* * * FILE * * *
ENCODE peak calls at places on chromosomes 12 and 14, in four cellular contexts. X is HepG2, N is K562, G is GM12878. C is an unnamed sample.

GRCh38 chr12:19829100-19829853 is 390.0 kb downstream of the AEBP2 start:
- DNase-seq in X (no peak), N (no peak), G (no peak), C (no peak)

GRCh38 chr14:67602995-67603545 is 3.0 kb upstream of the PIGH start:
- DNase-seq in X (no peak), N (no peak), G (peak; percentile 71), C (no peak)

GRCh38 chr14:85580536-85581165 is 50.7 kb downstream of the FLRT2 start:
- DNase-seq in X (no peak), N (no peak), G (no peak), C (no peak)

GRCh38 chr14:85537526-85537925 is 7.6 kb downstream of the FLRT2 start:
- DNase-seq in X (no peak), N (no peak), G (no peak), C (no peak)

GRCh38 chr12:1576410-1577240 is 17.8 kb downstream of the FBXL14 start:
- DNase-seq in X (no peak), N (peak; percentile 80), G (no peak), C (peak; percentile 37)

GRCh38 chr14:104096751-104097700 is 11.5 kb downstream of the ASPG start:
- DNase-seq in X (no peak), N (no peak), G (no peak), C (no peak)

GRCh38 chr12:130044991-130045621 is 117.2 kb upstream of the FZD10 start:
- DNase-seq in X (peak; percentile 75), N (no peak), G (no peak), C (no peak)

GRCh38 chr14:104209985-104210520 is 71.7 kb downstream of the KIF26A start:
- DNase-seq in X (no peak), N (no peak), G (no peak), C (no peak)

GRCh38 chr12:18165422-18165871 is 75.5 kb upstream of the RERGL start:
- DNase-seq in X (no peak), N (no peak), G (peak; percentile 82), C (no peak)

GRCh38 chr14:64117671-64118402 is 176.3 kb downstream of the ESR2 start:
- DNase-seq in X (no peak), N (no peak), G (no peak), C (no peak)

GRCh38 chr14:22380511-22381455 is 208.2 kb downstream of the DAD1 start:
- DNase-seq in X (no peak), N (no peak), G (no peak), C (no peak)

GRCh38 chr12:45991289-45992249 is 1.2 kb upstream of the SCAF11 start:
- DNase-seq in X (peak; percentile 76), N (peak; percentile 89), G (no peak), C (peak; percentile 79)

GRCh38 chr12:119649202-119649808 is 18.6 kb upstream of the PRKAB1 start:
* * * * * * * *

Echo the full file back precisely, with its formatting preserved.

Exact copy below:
ENCODE peak calls at places on chromosomes 12 and 14, in four cellular contexts. X is HepG2, N is K562, G is GM12878. C is an unnamed sample.

GRCh38 chr12:19829100-19829853 is 390.0 kb downstream of the AEBP2 start:
- DNase-seq in X (no peak), N (no peak), G (no peak), C (no peak)

GRCh38 chr14:67602995-67603545 is 3.0 kb upstream of the PIGH start:
- DNase-seq in X (no peak), N (no peak), G (peak; percentile 71), C (no peak)

GRCh38 chr14:85580536-85581165 is 50.7 kb downstream of the FLRT2 start:
- DNase-seq in X (no peak), N (no peak), G (no peak), C (no peak)

GRCh38 chr14:85537526-85537925 is 7.6 kb downstream of the FLRT2 start:
- DNase-seq in X (no peak), N (no peak), G (no peak), C (no peak)

GRCh38 chr12:1576410-1577240 is 17.8 kb downstream of the FBXL14 start:
- DNase-seq in X (no peak), N (peak; percentile 80), G (no peak), C (peak; percentile 37)

GRCh38 chr14:104096751-104097700 is 11.5 kb downstream of the ASPG start:
- DNase-seq in X (no peak), N (no peak), G (no peak), C (no peak)

GRCh38 chr12:130044991-130045621 is 117.2 kb upstream of the FZD10 start:
- DNase-seq in X (peak; percentile 75), N (no peak), G (no peak), C (no peak)

GRCh38 chr14:104209985-104210520 is 71.7 kb downstream of the KIF26A start:
- DNase-seq in X (no peak), N (no peak), G (no peak), C (no peak)

GRCh38 chr12:18165422-18165871 is 75.5 kb upstream of the RERGL start:
- DNase-seq in X (no peak), N (no peak), G (peak; percentile 82), C (no peak)

GRCh38 chr14:64117671-64118402 is 176.3 kb downstream of the ESR2 start:
- DNase-seq in X (no peak), N (no peak), G (no peak), C (no peak)

GRCh38 chr14:22380511-22381455 is 208.2 kb downstream of the DAD1 start:
- DNase-seq in X (no peak), N (no peak), G (no peak), C (no peak)

GRCh38 chr12:45991289-45992249 is 1.2 kb upstream of the SCAF11 start:
- DNase-seq in X (peak; percentile 76), N (peak; percentile 89), G (no peak), C (peak; percentile 79)

GRCh38 chr12:119649202-119649808 is 18.6 kb upstream of the PRKAB1 start: